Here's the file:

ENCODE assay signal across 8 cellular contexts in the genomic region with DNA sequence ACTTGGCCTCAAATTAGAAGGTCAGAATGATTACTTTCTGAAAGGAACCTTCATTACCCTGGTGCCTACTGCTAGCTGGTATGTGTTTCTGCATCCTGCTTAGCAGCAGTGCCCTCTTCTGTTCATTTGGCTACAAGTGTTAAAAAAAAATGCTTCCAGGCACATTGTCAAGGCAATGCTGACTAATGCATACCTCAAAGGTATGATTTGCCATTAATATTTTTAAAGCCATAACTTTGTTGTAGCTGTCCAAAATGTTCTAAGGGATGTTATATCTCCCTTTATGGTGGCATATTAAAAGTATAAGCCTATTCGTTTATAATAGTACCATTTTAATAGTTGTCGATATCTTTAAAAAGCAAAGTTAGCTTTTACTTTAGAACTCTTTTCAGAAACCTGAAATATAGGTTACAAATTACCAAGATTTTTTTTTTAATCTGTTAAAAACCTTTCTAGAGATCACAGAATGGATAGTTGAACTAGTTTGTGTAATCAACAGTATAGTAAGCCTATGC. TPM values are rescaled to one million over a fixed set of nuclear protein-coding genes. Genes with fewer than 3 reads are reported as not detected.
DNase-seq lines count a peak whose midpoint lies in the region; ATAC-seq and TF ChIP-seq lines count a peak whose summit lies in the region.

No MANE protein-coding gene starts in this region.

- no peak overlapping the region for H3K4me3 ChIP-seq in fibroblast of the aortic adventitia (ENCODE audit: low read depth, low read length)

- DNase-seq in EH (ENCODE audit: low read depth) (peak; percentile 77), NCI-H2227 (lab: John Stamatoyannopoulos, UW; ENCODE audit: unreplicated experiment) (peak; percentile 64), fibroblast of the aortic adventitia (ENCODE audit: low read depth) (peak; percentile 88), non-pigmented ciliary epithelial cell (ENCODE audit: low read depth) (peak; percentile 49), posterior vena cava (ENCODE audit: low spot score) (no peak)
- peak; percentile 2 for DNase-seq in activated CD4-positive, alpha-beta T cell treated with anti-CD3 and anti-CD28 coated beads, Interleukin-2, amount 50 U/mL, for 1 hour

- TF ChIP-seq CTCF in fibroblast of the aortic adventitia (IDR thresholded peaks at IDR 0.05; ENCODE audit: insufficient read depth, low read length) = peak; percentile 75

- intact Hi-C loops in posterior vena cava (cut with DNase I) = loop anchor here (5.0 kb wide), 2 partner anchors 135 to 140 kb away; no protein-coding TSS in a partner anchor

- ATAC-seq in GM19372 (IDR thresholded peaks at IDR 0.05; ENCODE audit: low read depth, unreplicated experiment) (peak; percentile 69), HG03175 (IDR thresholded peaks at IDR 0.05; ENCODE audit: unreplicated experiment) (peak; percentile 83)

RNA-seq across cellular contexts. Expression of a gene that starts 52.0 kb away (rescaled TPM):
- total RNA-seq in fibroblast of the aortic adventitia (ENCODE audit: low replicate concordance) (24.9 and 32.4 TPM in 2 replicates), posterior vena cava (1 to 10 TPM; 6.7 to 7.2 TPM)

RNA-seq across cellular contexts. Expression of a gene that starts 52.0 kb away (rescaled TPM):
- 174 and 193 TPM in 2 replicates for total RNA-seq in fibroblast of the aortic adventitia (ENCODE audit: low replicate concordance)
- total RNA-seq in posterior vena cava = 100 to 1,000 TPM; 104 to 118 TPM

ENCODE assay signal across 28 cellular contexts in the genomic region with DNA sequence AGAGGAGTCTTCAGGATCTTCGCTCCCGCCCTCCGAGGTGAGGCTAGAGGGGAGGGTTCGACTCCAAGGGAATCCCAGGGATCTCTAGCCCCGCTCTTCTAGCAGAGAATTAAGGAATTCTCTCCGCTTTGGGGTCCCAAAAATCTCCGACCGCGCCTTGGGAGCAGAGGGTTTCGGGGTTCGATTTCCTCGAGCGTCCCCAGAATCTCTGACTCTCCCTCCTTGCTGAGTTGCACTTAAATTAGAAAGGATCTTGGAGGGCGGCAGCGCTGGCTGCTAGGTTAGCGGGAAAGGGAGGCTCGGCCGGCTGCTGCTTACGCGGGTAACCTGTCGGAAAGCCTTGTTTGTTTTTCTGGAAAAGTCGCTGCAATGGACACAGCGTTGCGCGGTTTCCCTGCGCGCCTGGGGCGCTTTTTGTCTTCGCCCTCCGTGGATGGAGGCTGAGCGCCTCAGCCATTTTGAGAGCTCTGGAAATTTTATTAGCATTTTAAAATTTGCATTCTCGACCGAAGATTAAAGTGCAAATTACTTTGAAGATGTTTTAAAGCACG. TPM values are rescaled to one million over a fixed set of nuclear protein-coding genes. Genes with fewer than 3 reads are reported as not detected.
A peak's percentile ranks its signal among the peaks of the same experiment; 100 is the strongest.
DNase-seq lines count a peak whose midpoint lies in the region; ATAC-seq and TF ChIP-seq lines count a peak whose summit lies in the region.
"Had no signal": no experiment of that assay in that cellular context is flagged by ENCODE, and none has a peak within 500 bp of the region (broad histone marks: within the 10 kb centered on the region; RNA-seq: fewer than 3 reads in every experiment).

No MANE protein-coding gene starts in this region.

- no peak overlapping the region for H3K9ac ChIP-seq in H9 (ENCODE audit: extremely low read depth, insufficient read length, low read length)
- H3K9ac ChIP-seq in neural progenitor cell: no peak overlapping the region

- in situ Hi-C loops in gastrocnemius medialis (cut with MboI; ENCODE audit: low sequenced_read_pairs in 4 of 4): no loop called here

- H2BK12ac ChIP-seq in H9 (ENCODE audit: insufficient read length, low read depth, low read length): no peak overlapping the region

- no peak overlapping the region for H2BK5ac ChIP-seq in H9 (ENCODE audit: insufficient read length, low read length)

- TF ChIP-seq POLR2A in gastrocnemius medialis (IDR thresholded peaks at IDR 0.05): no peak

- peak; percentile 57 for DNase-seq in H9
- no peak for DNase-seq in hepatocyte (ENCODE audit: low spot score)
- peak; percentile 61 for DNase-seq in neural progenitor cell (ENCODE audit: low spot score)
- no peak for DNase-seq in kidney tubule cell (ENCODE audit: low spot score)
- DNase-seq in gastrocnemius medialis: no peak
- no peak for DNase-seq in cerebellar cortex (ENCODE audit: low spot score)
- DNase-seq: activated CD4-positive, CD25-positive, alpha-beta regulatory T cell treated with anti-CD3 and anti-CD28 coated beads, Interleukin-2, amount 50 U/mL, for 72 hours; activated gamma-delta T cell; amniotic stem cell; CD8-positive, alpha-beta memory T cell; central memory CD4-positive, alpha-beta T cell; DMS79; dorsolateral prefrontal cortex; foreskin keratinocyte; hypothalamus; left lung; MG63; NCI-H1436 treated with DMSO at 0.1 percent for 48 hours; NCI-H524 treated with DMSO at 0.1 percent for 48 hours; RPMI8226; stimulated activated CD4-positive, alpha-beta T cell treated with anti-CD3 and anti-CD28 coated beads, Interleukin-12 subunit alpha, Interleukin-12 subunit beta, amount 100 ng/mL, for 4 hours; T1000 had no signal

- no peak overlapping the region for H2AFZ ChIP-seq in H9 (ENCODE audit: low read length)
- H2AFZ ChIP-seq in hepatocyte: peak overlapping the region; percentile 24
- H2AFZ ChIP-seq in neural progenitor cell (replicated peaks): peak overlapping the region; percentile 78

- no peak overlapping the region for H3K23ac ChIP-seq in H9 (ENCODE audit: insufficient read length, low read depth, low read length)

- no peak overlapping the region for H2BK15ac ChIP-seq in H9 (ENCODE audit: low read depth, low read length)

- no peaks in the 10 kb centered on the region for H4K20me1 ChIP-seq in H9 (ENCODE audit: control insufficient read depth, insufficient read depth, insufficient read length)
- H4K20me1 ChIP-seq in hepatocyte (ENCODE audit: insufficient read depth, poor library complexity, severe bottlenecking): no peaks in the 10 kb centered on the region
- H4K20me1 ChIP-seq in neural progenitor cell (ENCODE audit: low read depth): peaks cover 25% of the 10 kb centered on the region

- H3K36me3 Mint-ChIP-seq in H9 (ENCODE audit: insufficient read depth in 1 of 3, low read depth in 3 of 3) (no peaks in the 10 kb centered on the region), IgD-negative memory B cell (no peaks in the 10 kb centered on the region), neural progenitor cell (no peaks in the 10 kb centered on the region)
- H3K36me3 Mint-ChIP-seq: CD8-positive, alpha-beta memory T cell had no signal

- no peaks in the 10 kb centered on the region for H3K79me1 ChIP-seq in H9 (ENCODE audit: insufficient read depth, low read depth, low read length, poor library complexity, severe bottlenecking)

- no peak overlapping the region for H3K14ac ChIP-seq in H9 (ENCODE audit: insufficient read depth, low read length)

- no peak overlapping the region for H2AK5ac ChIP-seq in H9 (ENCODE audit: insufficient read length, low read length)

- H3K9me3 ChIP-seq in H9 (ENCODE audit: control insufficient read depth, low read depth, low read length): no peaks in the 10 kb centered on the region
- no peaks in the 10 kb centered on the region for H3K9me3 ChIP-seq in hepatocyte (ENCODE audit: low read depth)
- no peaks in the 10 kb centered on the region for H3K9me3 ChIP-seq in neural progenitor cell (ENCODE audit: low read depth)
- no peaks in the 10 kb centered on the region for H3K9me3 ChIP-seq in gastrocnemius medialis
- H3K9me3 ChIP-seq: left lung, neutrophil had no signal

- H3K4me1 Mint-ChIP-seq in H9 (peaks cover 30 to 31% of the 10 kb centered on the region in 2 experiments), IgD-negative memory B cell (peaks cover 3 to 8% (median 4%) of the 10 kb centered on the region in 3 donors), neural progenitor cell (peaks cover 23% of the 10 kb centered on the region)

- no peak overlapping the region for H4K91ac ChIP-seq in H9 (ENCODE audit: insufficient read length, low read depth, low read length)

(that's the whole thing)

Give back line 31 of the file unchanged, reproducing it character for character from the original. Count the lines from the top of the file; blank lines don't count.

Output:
- no peak for DNase-seq in cerebellar cortex (ENCODE audit: low spot score)